In a Washington Post obituary for billionaire John Kluge, Terence McArdle explains how he made his fortune by creating Metromedia, the nation’s largest chain of independent television stations:
Metromedia stations relied on a mix of local programs, old movies and syndicated reruns that often ran counter to what the big three network affiliates had in the same time slot.
Kluge’s key insight was:
Mr. Kluge believed that if the networks had an 80 percent share in a major market, 20 percent of the market wanted to watch something else.
And that’s a key difference between the market and government, one that’s so obvious we may fail to notice it. Kluge figured he could make money by offering a product that only 20 percent of consumers wanted. Many television networks these days make money by attracting 1 percent or less of the market. But in the political world, it’s usually one‐size‐fits‐all. Politicians decide, and then that’s what we all get — phonics in the schools or not, prayer or not, instead of a market of schools from which parents could choose. Health insurance with 99 mandated coverages whether you want them or not.
I made a similar point in Libertarianism: A Primer (p. 189), on politics as a package deal:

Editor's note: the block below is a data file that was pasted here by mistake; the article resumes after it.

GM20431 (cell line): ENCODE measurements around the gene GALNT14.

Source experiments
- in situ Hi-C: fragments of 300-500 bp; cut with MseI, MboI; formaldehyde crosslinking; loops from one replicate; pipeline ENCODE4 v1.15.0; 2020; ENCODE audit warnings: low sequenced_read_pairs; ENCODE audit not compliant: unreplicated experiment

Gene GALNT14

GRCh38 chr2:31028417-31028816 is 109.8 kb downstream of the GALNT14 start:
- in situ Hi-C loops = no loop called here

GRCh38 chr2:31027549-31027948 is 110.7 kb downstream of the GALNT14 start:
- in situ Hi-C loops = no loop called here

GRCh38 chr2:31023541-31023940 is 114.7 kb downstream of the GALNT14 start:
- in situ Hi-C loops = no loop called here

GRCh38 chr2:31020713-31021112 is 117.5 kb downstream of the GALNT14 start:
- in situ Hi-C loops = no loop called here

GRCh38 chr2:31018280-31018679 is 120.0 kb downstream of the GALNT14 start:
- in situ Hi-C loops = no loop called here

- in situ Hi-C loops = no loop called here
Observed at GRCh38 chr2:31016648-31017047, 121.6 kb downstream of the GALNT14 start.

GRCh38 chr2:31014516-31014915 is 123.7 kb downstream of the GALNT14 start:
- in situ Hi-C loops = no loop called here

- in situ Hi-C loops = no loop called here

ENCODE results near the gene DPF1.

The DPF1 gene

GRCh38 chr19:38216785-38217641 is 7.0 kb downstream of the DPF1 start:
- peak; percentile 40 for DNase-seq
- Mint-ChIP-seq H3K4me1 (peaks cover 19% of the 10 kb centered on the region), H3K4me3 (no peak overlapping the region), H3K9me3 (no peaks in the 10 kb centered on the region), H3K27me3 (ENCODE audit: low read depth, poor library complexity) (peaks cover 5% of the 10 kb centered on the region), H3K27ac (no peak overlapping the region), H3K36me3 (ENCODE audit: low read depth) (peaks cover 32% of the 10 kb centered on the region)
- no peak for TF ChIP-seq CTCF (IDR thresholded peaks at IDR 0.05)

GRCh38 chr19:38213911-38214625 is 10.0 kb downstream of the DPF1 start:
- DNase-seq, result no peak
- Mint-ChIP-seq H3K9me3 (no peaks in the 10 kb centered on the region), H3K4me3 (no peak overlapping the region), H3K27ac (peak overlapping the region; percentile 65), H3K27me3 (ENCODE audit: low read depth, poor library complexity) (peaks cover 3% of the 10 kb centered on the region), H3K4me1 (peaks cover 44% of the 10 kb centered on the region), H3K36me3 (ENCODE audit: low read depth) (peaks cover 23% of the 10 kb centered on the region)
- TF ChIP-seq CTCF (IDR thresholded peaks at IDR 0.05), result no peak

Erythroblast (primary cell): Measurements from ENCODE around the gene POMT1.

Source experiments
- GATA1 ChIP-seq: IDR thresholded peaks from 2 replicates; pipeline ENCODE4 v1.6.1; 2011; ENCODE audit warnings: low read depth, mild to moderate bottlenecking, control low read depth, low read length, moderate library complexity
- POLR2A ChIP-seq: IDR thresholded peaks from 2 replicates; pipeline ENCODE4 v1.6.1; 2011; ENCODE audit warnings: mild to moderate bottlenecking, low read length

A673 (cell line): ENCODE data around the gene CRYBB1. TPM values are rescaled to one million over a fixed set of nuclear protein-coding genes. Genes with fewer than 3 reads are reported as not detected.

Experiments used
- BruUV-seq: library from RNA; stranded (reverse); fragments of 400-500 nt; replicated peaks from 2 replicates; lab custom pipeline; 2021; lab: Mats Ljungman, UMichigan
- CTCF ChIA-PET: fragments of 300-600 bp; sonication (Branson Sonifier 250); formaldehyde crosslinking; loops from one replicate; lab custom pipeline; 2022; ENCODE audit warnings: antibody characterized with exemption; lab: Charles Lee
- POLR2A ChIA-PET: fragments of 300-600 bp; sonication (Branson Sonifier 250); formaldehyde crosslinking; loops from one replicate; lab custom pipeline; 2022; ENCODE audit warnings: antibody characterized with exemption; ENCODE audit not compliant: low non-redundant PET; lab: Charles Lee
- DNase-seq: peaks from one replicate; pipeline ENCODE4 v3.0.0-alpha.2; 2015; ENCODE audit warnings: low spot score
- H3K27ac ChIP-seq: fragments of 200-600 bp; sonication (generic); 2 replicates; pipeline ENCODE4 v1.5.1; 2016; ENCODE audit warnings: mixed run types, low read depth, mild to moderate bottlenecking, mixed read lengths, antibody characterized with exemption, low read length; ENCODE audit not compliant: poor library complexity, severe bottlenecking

Sesame Street recently gave us an example of what that means. In an election special, the Muppets and their human friends have $3 to spend, and they learn about voting by deciding whether to buy crayons or juice.
“Rosita: You count the people who want crayons. Then you count the people who want juice. If more people want juice, it’s juice for everyone. If more people want crayons, it’s crayons.
“Telly: Sounds crazy but it might just work!”
But why not let each child buy what he wants? Who needs democracy for such decisions? There may be some public goods, but surely juice and crayons don’t count. In the real world, one candidate offers higher taxes, legalized abortion, and getting out of the War in Vietnam, another promises a balanced budget, school prayer, and escalation of the war. What if you want a balanced budget and withdrawal from Vietnam? In the marketplace you get lots of choices; politics forces you to choose among only a few.